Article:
The first formulation of convolutional neural networks on graphs (GCNNs) was proposed by Bruna et al. (2013) . These researchers applied the definition of convolutions to the spectral domain of the graph Laplacian. While being theoretically salient, this method is unfortunately impractical due to its computational complexity. This drawback was addressed by subsequent studies [15, 21]. In particular, Ref.  leveraged fast localized convolutions with Chebyshev polynomials. In , a GCN architecture was proposed via a first-order approximation of localized spectral filters on graphs. In that work, Kipf and Welling considered the task of semi-supervised transductive node classification where labels are only available for a small number of nodes. Starting with a feature matrix and a network adjacency matrix , they encoded the graph structure directly using a neural network model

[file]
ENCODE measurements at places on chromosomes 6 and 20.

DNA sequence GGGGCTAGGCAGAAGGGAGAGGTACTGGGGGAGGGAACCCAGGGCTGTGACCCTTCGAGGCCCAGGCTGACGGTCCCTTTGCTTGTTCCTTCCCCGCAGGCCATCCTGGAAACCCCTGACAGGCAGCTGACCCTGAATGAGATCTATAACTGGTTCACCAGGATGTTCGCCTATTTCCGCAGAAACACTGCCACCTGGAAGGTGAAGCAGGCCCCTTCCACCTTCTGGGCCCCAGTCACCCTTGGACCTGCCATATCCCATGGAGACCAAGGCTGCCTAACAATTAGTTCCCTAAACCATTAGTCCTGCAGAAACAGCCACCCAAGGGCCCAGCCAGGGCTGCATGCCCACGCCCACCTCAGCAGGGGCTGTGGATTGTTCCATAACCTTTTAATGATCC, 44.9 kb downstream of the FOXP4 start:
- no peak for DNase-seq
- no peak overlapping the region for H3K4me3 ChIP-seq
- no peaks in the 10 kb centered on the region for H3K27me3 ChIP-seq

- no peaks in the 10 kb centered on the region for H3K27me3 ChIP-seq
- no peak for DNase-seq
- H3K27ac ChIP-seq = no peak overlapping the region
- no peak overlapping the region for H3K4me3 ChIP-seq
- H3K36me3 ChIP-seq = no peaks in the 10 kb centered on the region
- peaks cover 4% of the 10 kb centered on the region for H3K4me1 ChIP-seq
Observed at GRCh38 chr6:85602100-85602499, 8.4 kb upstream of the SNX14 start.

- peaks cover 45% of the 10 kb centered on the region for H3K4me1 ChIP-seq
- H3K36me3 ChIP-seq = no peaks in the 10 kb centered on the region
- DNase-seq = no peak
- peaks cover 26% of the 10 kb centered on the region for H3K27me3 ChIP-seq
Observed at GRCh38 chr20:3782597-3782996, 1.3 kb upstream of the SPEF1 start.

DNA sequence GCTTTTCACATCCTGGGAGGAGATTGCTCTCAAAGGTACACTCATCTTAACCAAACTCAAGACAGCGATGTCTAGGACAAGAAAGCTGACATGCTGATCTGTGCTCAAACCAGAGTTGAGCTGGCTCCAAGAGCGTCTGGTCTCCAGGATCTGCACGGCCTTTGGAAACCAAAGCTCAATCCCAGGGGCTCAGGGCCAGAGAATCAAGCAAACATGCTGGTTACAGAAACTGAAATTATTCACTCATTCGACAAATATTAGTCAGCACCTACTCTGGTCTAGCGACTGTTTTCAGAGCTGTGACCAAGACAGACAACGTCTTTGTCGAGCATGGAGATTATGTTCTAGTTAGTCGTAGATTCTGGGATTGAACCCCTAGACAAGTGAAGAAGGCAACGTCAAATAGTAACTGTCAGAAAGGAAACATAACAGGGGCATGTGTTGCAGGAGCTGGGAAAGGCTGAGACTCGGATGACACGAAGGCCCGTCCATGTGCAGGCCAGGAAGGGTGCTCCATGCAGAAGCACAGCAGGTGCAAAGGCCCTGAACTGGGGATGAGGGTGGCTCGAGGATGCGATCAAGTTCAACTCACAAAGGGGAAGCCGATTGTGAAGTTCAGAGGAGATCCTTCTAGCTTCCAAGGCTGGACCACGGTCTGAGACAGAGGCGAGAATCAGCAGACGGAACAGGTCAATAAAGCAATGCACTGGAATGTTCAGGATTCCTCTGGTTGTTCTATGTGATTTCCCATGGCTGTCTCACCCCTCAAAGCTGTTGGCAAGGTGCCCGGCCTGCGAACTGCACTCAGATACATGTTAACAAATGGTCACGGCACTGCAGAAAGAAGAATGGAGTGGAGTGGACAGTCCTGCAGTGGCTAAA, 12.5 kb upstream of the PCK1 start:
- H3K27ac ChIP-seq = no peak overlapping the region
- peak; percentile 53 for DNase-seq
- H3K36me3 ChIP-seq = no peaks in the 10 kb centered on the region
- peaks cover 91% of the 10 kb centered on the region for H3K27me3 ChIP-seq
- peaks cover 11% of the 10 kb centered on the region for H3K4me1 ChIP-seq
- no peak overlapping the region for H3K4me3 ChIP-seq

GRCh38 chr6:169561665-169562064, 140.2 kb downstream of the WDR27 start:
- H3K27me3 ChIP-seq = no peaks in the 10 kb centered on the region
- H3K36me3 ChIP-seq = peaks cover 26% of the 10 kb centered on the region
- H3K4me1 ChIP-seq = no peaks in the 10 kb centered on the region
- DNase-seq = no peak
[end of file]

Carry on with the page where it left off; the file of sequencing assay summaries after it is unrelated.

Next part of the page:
, and trained on a supervised target loss function
computed over the subset of nodes with known labels. Their proposed GCN was shown to achieve improved accuracy in classification tasks on several benchmark citation networks and on a knowledge graph data set. In our study, we study how the properties of features and the graph interact in the model proposed by Kipf and Welling for semi-supervised transductive node classification in citation networks. The architecture and propagation rules of this method are detailed in Section2.2.
2.1 Spectral graph convolutions